A combustion inhibitor comprising a composition of the invention may be formed around the solid gas generating cage by one or other of several techniques, depending on the nature of the inhibitor composition. For example, the inhibitor, which usually takes the form of a restively thin sheath around the cylindrical surface and one end of a cylindrical gas generating charge, for example a propellant, (that is to say the inhibitor is usually cup-shaped), may be formed in situ by casting a flowable composition precursor around the charge, may be preformed and applied to a preformed charge or may be preformed and the charge then cast in situ in the inhibitor sheath, the latter being in or acting as a mould. Where the inhibitor is to be cast in situ around the charge, for example a double base propellant grain, the inhibiting composition must of course initially be flowable. Usually, therefore, when using a casting technique, one or more liquid monomers, polymers or prepolymers usually containing a polymerisation catalyst and optionally other additives such as plasticisers, having dispersed therein the organic filler or fillers, are cast around the charge and are then cured. As the castable composition needs initially to be flowable, the amount of filler dispersed therein will be limited. Accordingly, in such cases it may be necessary, in order to obtain the required oxygen:carbon atom (O:C) ratio, to choose one or more monomers, polymers or prepolymers which are themselves sufficiently oxygenated that the final inhibitor composition will have the required overall O:C ratio. Further, the particle size of the filler is preferably as small as possible so as to obtain an acceptable viscosity of the castable composition at the filler loadings used. In the case where the inhibitor is preformed, the composition must, of course, be such that it is processable into the preformed inhibitor. Again, therefore, the amount of filler will be limited and the polymeric material in that case also preferably itself contains oxygen atoms. Needless to say, the filler must be compatible in all respects with the polymeric material and the expert will be able readily to determine whether a particular filler/polymer combination is suitable from the view-point of compatibility and processability. In any event, in order to achieve the highest possible overall O:C ratio, consistent of course with the inhibitor possessing the usual necessary properties familiar to those skilled in the art, it is preferred that the polymeric material itself contains a significant amount of oxygen. As a preferred embodiment, therefore, the present invention provides a combustion inhibiting composition comprising an organic, oxygen-containing, deformable, especially elastomeric, polymeric material containing an oxygen-containing organic filler, the oxygen:carbon atom ratio of the composition being at least 1:3.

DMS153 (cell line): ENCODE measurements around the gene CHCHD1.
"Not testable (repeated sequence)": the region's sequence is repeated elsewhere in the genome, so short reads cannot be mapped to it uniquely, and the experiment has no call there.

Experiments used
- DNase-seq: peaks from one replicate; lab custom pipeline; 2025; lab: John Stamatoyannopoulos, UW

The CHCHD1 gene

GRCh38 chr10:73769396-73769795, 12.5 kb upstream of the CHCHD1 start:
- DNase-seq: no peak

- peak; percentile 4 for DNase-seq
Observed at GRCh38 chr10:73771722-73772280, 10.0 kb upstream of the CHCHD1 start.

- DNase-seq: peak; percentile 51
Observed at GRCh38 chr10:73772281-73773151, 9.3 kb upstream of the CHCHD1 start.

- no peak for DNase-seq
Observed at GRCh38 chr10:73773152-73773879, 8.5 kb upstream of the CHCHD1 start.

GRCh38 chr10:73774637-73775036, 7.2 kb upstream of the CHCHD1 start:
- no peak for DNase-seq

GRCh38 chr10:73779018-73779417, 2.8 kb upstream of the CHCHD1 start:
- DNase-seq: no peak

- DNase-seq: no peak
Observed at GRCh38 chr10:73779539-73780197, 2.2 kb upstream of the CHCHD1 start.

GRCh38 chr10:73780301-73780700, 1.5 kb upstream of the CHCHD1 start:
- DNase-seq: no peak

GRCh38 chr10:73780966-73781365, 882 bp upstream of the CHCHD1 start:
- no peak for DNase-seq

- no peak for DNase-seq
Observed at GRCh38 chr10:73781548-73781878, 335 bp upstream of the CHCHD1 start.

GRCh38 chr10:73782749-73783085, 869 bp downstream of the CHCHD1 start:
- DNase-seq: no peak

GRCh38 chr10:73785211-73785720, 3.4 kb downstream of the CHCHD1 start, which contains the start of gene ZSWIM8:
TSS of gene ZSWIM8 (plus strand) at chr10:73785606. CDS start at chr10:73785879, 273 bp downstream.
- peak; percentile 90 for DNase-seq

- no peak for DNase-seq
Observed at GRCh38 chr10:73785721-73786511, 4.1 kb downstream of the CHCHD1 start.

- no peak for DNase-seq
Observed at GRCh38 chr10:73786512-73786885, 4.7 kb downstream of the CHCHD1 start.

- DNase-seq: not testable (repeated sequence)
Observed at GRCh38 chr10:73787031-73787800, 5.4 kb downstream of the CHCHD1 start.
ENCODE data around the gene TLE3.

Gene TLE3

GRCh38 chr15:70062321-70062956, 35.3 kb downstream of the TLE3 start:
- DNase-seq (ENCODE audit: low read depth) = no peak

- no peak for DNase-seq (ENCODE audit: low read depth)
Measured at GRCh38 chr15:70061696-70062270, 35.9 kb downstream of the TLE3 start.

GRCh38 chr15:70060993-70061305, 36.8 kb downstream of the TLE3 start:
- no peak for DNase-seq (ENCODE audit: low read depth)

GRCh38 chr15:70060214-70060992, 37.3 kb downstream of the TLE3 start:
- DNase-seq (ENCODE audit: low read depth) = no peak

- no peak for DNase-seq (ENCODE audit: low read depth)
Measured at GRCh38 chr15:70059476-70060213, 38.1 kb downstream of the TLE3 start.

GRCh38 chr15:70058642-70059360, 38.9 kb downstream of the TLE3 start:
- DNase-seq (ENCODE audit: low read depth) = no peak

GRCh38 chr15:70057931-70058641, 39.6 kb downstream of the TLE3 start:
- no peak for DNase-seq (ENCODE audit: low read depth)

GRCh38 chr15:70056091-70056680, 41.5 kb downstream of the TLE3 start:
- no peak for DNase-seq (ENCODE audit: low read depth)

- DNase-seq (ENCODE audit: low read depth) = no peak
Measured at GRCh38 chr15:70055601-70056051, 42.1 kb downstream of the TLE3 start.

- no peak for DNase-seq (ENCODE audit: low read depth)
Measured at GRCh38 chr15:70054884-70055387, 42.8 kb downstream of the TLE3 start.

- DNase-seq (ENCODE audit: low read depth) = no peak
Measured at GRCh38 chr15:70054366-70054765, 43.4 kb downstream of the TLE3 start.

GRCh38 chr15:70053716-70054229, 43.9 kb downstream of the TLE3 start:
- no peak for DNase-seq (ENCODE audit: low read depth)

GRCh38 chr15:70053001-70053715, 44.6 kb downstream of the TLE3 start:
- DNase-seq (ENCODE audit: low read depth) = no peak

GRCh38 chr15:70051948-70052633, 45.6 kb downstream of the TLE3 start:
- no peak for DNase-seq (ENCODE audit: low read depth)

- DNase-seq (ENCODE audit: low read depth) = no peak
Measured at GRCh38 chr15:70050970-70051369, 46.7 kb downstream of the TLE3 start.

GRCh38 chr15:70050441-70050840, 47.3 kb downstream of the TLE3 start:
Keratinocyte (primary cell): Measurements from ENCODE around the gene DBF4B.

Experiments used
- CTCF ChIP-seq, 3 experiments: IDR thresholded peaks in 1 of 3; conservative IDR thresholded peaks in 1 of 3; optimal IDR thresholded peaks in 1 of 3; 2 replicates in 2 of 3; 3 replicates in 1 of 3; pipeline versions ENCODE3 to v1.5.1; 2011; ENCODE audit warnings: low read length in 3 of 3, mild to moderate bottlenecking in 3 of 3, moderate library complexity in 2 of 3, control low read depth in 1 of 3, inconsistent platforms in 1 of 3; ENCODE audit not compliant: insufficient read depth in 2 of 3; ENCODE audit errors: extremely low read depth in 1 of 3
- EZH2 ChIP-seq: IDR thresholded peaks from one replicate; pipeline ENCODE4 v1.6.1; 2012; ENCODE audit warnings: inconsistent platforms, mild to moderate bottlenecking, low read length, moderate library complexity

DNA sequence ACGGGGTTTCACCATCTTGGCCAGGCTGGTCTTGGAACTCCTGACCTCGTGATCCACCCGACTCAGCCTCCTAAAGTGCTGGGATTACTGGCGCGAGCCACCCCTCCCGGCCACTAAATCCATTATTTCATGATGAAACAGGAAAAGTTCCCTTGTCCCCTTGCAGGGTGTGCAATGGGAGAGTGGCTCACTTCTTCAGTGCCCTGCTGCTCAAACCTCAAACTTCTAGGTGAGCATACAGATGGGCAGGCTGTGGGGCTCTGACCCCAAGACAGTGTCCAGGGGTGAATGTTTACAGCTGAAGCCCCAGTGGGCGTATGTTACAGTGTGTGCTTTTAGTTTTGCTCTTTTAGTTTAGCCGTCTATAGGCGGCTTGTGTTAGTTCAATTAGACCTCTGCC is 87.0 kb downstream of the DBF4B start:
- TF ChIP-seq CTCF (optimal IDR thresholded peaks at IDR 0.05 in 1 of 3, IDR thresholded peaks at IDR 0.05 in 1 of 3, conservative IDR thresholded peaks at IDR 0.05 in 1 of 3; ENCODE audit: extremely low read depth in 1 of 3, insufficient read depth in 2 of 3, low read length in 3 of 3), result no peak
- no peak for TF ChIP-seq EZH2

Generally speaking, the polymeric material is preferably oxygen-containing, has as few hydrocarbon branch groups or branch chains as possible and is substantially devoid of carbon--carbon unsaturation, whether aliphatic or aromatic. Further, the or each monomer, polymer or prepolymer from which the final polymeric material is derived is preferably of a relatively low molecular weight, ie has a relatively short chain length.
The organic polymeric material is preferably selected from the groups consisting of (a) copolymers of one or more ethylenically unsaturated hydrocarbons with at least one comonomer selected from methacrylic acid, methyl methacrylate, acrylic acid, methyl acrylate, and B-hydroxyethylmethacrylate and (b) polyurethanes containing units derived from a polyetherpolyol or a polyesterpolyol and a polyfunctional isocyanate. The homopolyacrylates are examples of another preferred class of polymeric materials. As already indicated, for application to propellant grains, there are preferably chosen polymeric materials from these groups that are elastomeric. Polymeric materials selected from group (a) are preferably derived from one or more monoethylenically unsaturated aliphatic hydrocarbons, such as ethylene, and one or more, preferably two or more, of said comonomers.
Preferred copolymers of the group (a) may contain for example up to 75% by weight of units derived from, for example, ethylene, but lower amounts are preferred. However, it is usually necessary to bear in mind which polymers of that sort are commercially available and ideal polymers containing only a minor amount of ethylene-derived units are in fact not readily available. On the other hand, too low an ethylene-derived unit content may reduce the rubbery properties of the polymer. Inhibitor compositions comprising a polymer of the type (a) are preferably preformed into the inhibitor.